In science and philosophy, ad hoc means the addition of extraneous hypotheses to a theory to save it from being falsified. Ad hochypotheses compensate for anomalies not anticipated by the theory in its unmodified form. Scientists are often skeptical of theories that rely on frequent, unsupported adjustments to sustain them. Ad hoc hypotheses are often characteristic of pseudoscientific subjects.According to management, I once created a molecule so powerful the cell could barely handle it. The power of managements design made my molecular biology work result in mutations. There were no mutations however, just normal cloning issues. Some of the clones had DNA sequences that deviated from the DNA I had typed into the Invitrogen order form. This always happens when cloning single proteins. You pick 10 clones and have them sequenced. If only one clone has the right sequence you are done. Grow it up and freeze it down. But this was different. This was a library. Every clone was taken literally as a designed peptide or a mutant.
The mutation story is what I would consider an ad hoc explanation. No one besides myself anticipated the less than perfect set of sequence data. When it came in an ad hoc theory was put in place that supported the notion that the molecule was potent.
Exendin-4 is the active biological component of Byetta. I believe the managers came up with the idea while strategizing a way of competing with Byetta. In their minds the Trp Cage would remain the same structure in spite of changing up to 7 amino acids. We did no work to ascertain the structure of our peptides. We were not allowed to do research into the mutation story.Phage libraries displaying linear or disulfide-constrainedpeptides often yield weak binders, upon screening against atarget, and must be optimized to improve affinity. The disad-vantages of libraries based on larger complex proteins, suchas single chain antibodies, have stimulated interest in the devel-opment of smaller nonimmunoglobulin protein scaffolds. Apromising candidate is the Trp cage motif, a 20-residue C-terminal sequence of exendin-4.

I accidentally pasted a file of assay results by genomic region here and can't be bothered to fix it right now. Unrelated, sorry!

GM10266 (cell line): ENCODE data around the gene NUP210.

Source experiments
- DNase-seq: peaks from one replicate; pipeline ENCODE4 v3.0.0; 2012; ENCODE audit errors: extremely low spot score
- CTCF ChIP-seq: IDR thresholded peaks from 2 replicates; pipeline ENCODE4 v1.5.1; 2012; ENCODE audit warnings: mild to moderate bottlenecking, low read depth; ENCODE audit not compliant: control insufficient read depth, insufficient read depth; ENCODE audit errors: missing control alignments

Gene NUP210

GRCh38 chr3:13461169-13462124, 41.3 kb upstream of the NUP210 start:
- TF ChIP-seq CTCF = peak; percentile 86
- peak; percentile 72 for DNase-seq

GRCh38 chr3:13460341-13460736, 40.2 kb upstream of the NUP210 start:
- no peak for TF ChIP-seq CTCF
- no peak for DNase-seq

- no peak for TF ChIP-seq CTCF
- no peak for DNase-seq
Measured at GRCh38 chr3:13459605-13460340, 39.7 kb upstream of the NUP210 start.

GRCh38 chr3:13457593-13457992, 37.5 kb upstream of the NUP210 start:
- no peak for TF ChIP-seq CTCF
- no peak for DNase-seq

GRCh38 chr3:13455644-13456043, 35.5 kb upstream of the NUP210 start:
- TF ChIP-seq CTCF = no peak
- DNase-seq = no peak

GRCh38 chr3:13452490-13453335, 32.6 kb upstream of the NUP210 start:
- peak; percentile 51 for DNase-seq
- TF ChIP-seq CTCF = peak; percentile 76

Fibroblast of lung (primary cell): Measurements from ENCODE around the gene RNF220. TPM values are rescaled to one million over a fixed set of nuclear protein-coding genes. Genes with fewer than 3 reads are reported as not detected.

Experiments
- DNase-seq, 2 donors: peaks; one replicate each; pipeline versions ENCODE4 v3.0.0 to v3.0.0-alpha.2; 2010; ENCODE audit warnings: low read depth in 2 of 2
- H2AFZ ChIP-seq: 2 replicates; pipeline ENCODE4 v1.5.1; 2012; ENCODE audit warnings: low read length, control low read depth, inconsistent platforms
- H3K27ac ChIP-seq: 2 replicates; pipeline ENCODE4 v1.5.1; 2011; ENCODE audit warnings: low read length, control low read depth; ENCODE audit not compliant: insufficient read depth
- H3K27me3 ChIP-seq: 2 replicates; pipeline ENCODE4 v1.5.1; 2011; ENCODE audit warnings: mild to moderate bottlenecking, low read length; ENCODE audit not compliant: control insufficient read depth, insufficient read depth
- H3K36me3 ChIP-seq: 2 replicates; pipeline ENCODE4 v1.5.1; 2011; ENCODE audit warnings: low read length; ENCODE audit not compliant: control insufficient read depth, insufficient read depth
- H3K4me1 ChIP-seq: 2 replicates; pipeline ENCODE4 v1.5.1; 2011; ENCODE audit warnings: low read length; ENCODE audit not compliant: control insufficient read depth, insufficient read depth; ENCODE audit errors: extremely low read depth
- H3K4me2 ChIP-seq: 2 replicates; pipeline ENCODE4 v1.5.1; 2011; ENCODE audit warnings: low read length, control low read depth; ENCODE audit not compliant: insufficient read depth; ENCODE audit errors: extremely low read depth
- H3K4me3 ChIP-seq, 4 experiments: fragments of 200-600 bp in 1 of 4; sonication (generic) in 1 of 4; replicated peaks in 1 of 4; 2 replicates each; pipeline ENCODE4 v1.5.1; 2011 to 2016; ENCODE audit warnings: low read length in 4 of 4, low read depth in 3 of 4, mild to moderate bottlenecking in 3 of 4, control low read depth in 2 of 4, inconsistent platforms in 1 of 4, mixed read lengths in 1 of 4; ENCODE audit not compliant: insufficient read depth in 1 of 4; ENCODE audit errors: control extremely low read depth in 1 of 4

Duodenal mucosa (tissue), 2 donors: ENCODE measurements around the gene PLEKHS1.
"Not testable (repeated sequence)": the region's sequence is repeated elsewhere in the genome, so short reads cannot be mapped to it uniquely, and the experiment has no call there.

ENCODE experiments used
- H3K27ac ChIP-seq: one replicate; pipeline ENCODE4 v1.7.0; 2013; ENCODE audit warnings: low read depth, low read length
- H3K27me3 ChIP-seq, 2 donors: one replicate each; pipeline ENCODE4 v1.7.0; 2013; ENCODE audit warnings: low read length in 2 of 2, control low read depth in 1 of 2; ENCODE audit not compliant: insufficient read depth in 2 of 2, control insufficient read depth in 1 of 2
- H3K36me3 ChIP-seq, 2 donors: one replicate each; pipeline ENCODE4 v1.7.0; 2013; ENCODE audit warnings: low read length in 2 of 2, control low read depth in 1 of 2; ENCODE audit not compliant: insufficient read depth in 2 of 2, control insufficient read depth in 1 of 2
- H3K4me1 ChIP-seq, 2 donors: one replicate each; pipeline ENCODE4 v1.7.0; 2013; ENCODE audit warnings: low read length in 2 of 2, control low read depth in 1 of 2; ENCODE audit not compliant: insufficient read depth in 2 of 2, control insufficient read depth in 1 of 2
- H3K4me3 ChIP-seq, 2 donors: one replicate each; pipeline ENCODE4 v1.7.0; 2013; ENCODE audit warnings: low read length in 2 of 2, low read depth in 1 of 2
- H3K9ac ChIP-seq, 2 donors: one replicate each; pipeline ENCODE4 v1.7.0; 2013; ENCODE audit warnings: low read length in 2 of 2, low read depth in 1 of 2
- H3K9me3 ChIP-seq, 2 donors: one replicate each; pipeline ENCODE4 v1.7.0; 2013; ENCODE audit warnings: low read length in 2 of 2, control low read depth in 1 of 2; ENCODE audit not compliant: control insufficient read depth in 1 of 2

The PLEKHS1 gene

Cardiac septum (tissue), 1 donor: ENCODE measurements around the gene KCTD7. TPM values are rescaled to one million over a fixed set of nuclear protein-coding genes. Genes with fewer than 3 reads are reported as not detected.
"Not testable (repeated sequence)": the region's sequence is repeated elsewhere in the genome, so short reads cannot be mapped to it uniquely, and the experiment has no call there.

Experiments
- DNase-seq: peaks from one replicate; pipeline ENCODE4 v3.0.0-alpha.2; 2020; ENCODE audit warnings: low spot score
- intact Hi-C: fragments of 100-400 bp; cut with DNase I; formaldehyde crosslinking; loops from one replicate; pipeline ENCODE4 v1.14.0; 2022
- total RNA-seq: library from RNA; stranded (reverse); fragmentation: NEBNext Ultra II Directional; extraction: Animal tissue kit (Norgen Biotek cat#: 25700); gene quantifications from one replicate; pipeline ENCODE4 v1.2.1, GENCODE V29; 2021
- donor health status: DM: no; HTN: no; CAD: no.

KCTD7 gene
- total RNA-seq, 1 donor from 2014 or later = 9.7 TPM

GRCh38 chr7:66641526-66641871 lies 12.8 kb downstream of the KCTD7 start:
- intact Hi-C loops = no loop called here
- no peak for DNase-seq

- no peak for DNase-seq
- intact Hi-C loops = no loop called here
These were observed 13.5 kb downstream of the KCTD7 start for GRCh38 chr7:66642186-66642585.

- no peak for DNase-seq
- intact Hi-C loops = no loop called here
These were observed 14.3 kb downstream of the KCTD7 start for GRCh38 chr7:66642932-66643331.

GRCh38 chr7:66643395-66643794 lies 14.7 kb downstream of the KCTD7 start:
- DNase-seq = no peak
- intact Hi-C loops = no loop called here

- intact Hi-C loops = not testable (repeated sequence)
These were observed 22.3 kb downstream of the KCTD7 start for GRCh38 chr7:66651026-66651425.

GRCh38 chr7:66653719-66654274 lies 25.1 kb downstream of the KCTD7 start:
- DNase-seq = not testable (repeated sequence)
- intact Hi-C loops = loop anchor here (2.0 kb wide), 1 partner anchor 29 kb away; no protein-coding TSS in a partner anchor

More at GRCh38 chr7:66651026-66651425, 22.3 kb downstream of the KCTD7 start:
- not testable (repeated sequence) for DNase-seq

These are observations from a person who worked in the labs. My lab observations and my leadership observations have led me to this blog. As I've watched the biotechnology industry evolve I think of these little things. What does it really matter if my library was mutating or if it was a normal cloning outcome? It mattered enough to management that no experimentation was allowed to verify the mutation story. It mattered that the mutation story supported their idea of structure. Yet it was an unverified ad hoc theory.
From my point of view I saw a group of PhD scientists who wanted to be thought of as protein engineers, "Intelligent Designers". They did not want the world to think of them as people who simply combined a piece of Byetta into a phage display library assembly kit. To me they had dreamed up the idea in ten minutes then spent over a year applying ad hoc theories to what actually happened in the lab. The patents and publications that followed are a collection of those theories. Five years on, the library has failed to deliver on its promise.
This isn't a blog were I simply complain about old bosses. It is about finding the key elements that turn good science and good money into Cargo Cults. The Trp Cage story is analogous to what I see happening at every turn in biotech and in science. Desired outcomes are formulated by management. Laboratory work is thought up by office workers and handed over to the lab staff. They obediently do the work and present the data. Back in the offices ad hoc theories begin to fly. If a theory doesn't fit we occasionally veer off into the world of fraud and misconduct. Real science is often too simple to advance a modern day scientists career.
Careful observations are important in science. Eratosthenes calculated the circumference of the Earth from careful observations. That was roughly 1,800 years ago. Perhaps our ability to Google has stopped our imaginations from thinking up ways of knowing things. All of those little unexpected details that take place in the lab are unavailable to the modern day scientist. The careful observation is at war with the ad hoc theory.